A company with a single point of failure is primed for disaster. Sadly, there is one in my department, and it is human.

My senior security engineer is the “go-to” person for anything to do with firewalls, the virtual private network and certain other critical aspects of our security infrastructure. There's no one else. That makes me uncomfortable, but when I have brought it to the attention of upper management, I've been told that there is just no budget for more engineers.

So, how about cross-training one or more of the network engineers to administer the firewalls and VPN concentrators? Nope; the network manager doesn't have enough people to handle network-related work, let alone the added burden of firewall, VPN and SecurID administration.

Working without a net

Therefore, although I know the danger of relying on one person to maintain all knowledge about any aspect of my department's operations, I have my very own single point of failure. Naturally, a single point of failure can't work all the time, but my guy has been working his tail off for the past six months. When enough was finally enough, he asked to take a couple of days off to be with his family. I checked the calendar for upcoming changes to the infrastructure that might need his attention, and the coast looked clear. I let him take three days off. (Actually, I'm not even going to charge him vacation time; he works so hard that I gave him the days as comp time.)

On Wednesday, I received the first call. The manager of our mobility project needed a VPN set up between us and a service provider. This project enables our field service engineers to use BlackBerry devices to access the customer relationship management application on the internal network. Not surprisingly, the setup was needed immediately. Time to roll up my sleeves and get to work.

I've had hands-on experience at different points in my career, but I hadn't touched a Unix console or a firewall in at least a year. As a manager, I spend most of my time on project management, budget issues, personnel problems, policy writing and attending meetings. I simply don't have time for hands-on operational things, and I'm a bit rusty. But with my single point of failure unavailable, I had to make time, rusty or not.

I logged into our partner VPN firewall and attempted to configure the VPN tunnel using the parameters provided by the service provider. Sounds easy enough. But soon I was pulling my hair out as I tried to figure out why the VPN tunnel wasn't being established. I was almost bald when I realised what the problem was: The service provider's Cisco PIX firewall and my company's Juniper NetScreen firewall just don't talk the same language.

This is a well-documented issue, but there's no easy fix, and it took me a while to figure out that the solution lay with what is called "proxy ID," which essentially defines which networks are to be tunnelled. As soon as I configured the proxy ID properly, the tunnel came up, and I was able to successfully pass the proper traffic between three servers on our internal network and several resources on our partner's network.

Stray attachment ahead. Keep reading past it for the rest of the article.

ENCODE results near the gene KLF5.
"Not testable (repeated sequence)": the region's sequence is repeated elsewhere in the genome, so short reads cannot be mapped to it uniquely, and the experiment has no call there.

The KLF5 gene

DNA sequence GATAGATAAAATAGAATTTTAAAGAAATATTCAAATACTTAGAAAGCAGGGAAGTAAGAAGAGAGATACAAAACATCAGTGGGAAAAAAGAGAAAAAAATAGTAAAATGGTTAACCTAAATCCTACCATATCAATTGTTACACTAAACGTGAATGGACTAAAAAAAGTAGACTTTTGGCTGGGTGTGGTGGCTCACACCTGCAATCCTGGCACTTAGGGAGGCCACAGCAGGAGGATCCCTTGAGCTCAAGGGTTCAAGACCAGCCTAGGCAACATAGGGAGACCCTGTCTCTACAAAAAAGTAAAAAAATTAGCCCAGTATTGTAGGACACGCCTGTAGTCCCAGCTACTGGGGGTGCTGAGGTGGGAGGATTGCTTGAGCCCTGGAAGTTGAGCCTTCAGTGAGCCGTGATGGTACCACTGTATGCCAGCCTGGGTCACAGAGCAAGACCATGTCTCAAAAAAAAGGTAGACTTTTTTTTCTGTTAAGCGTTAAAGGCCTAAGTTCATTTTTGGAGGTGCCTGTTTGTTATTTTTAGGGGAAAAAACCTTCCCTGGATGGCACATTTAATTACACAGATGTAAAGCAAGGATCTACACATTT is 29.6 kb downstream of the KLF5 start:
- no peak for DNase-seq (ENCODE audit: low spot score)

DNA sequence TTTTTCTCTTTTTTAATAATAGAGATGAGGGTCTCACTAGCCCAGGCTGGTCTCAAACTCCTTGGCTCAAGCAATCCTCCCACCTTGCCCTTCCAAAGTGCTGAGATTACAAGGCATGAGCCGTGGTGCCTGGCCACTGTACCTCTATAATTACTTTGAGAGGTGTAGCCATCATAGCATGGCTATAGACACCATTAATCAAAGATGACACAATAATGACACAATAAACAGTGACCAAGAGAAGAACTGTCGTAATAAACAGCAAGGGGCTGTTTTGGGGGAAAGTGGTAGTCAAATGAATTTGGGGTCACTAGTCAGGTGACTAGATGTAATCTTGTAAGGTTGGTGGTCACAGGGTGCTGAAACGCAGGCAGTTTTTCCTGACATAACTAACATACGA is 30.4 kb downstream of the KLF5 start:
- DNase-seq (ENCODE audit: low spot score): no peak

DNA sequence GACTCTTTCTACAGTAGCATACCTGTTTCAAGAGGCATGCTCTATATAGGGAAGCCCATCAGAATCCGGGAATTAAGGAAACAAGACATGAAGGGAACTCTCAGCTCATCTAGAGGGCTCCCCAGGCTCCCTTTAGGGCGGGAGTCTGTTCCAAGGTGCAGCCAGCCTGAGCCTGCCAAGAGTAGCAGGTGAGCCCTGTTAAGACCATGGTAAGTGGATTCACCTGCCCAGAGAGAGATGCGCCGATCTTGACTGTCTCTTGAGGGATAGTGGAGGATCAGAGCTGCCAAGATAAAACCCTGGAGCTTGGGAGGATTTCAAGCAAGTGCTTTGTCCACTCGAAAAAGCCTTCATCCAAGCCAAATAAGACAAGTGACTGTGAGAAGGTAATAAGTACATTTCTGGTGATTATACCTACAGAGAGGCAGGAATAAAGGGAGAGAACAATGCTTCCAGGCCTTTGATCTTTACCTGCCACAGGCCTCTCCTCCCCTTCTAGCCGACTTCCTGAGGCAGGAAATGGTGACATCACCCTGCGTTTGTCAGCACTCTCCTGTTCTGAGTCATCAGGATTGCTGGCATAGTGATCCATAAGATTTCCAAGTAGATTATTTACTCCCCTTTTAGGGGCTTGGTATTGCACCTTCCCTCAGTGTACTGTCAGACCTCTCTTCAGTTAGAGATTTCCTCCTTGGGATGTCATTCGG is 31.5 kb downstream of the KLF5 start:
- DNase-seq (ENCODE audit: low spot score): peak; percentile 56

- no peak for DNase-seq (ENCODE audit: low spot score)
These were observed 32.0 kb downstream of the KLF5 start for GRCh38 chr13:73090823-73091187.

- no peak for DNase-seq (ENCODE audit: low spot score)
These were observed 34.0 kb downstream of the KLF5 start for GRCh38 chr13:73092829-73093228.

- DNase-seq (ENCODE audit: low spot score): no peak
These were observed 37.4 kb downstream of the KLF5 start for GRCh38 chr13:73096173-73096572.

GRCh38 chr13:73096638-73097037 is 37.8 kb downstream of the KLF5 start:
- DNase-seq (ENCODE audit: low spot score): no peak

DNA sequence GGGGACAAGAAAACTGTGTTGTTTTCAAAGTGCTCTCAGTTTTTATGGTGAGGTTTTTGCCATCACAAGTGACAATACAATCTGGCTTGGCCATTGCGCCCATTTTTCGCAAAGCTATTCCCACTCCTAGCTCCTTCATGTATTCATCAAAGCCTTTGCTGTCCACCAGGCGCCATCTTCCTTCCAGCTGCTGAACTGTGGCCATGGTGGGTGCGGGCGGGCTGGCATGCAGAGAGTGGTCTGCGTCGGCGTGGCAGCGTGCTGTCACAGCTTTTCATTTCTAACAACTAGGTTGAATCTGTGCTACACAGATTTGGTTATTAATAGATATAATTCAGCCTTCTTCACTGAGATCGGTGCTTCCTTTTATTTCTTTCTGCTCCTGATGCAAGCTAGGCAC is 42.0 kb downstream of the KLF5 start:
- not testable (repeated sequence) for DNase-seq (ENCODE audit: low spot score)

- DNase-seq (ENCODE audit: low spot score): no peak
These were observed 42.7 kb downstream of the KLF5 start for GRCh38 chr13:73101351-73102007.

That same day, I received a call from the network operations centre about another VPN problem. Our suppliers were having trouble using a portal we had set up for them to access some of our internal applications. The portal is built on a Juniper SSL VPN concentrator, with RSA Secur­ID tokens used for two-factor authentication, CA Netegrity for single sign-on, and Microsoft Active Directory for identifying authorisation levels.

Troubleshooting this problem took me several hours. First, I checked the SecurID logs, which indicated that the users were properly authenticating. The SSL VPN logs indicated that users' log-ons had been successful. Nonetheless, we couldn't be sure that the authentication traffic was reaching all the resources; in that regard, the logs weren't very meaningful.

I deployed a Snort sensor on the network segment that was running the supplier portal infrastructure. The network team configured the sensor on the proper network span ports, and I monitored the network traffic for indications of activity. That showed me that the SSL VPN concentrator wasn't sending properly formatted packets to the Web portal. This was odd, since the logs seemed to indicate that sessions had been successful. I ended up rebooting the SSL VPN concentrator, which fixed the problem. Then I opened up a support call; I'll let my security engineer handle this matter when he gets back.

Oh, how I wish my single point of failure never needed a vacation. But my days in the trenches showed me that he certainly deserved one.

Risky business

Thank goodness my engineer was gone for just three days. Now that things have calmed down, I can attend to the management of a huge risk-assessment project. We hired a third party to conduct a risk assessment of some of our core applications, including our source-code repository, the product life-cycle management application, an EMC Documentum repository and an application that engineers use to create designs for our products.

I'm most concerned that the consultants have the right focus and that we get the results we need. I don't want to spend upwards of £40,000 for a glorified port-scanning exercise. I want the consultants to spend most of their time on a structured walk-through of the applications, and I want them to do application-specific vulnerability testing. I've given them their marching orders, and they are well under way. The final report could be helpful as I try to obtain additional funds for security infrastructure and personnel.

What do you think?

This opinion is written by a real security manager, "Mathias Thurman," whose name and employer have been disguised for obvious reasons. Contact him at